Its not a secret I have read, enjoyed and recc'ed the Andrews Duo's books countless times. So its not hard to imagine my happy delight when I got a chance to read their newest novella "Silver Shark" ahead of time. This is set in the same universe as their futuristic romance "Silent Blade" published by Samhain a couple years back. The two stories can be read independent of each other, though "Silent Blade" is set in New Delphi and it wouldn't hurt to have read it since it explores a different track in the world ("Silent Blade" was all assassins and kinsmen battles, "Silver Shark" is more about the trained psychers). Also "Silver Shark" has a field day with science fiction-y stuff.
In a word: riveting. The world that Andrews built in "Silent Blade" is let loose and has a freedom to play. The novella begins at Uley, a world torn between two fractions building their military might to wage a three centuries and plus war against each other for planet and cause no longer viable. The story then moves to Rada, which is where "Silent Blade" takes place, and the stark differences between the two worlds is more than a little problematic for Claire who was raised to believe that attention to oneself is the worst possible situation.
The situation, at least as its presented to Claire upon arrival on Rada as a refugee, isn't strictly fair and it was a little convenient that her first job interview went so smoothly. This was more or less my one complaint with Claire--not that she's too good or too powerful, but that happenstance favors her a lot. Within her first day on Rada she lands herself an enviable job, with a boss she's attracted to (on multiple levels) in a job that comes easy to her with a firm that specializes in what she was trained to do for years. When a personal debt threatens the life she was building, that doesn't so much faze her as give her some hiccups and momentary panics.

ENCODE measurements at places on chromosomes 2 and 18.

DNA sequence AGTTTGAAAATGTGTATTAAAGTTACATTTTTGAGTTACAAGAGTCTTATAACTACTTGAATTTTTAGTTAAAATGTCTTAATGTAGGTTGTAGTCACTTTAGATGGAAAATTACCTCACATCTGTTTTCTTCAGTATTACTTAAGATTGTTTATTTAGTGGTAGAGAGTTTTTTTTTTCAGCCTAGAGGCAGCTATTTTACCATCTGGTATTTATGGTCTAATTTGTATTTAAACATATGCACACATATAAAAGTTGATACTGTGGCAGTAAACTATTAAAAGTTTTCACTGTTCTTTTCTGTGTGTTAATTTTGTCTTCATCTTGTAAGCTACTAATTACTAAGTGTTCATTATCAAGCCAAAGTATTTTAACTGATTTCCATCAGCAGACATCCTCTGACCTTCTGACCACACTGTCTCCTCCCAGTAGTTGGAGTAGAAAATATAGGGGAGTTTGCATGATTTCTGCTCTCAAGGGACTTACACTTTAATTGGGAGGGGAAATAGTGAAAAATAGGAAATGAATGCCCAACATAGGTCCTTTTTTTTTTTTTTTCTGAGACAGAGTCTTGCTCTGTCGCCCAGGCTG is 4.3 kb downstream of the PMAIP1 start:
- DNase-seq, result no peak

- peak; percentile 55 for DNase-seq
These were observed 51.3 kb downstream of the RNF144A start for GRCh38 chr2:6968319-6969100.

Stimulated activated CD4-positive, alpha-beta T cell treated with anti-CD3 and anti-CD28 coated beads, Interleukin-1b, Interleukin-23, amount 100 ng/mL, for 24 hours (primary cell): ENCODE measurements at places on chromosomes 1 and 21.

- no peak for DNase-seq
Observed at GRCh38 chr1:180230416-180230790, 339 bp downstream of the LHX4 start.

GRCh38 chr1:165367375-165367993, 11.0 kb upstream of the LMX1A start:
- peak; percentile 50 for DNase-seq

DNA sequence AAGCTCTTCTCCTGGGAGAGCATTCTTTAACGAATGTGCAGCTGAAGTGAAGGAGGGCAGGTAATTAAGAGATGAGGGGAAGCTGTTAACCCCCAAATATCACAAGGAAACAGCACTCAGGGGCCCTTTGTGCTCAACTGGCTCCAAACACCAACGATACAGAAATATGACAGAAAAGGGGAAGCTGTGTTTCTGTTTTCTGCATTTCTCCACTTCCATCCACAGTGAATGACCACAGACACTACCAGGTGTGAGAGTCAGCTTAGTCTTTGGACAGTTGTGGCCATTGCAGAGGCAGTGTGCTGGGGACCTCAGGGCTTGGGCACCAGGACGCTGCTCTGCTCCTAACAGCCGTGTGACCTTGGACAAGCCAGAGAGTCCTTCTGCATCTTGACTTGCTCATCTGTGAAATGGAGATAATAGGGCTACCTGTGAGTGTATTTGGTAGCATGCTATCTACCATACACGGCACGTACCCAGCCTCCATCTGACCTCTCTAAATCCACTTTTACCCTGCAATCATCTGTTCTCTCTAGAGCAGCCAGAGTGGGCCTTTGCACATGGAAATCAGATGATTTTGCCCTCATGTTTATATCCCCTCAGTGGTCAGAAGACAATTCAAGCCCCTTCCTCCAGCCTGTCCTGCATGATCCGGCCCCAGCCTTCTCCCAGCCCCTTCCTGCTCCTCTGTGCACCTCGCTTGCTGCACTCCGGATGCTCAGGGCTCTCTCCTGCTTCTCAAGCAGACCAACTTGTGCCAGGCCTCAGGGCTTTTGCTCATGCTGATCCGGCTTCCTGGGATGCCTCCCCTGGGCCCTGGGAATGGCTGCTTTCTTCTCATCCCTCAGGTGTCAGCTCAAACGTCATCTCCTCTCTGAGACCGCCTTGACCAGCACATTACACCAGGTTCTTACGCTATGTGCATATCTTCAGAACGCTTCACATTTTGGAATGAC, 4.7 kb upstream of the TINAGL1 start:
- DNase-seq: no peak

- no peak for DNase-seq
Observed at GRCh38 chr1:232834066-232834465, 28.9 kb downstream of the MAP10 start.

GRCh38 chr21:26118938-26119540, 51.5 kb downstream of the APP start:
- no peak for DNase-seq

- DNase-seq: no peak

This deeper look into the world of the psychers, as the psychic-powered bionet users are known as, was mesmerizing. I said in the "Silver Blade" review that the kinsmen set-up is nothing so much as Mafialand--I stand by that. The bionet evolves and changes for each user in response to their own perceptions--for one it might be a jungle filled with jungle animals and dangers, for another its an ocean with sharks and coral reefs. Claire's Bionet 101 about halfway through was more telling then showing, but within the confines of the mission it made sense.
"Silver Shark" focuses less on the romance angle (much of it reserved for the latter third) and more on the world/characters. We learn more about the kinsmen and their oddly archaic system of dealing with things (duels!), but also how it affects the civilians. The matter of fact way the Immigration Officer let Claire know that savage fights in the streets are pretty standard between kinsmen and she should basically just hide in a corner until its over with had me smiling a bit.
A regret I have though is I wish there had been more time for Venturo and Claire to play around in the bionet together. A confrontation that must have been pretty spectacular is briefly mentioned at the very end and I have to admit it was fun reading about how Claire outwitted folks. If anyone deserved to be able to swagger about because she's that good its Claire. A little too good at points; she makes a big deal about the different tests they use to find Psychers, but she manages to pass them all, rather easily. Its excused as part of her training--from a very young age she was taught discipline and control, but it couldn't have been mentally or physically healthy for her to constantly keep such tight shielding or to crack it occasionally.
The Andrews have made science fiction accessible to those who are wary of the science-babble, even with "Silver Shark" (which is more scifi focused then "Silent Blade") there wasn't a time when I had to step back and try to figure out what they were trying to explain with all the jargon. I'm crossing my virtual fingers that there will be more tales in the Kinsmen universe.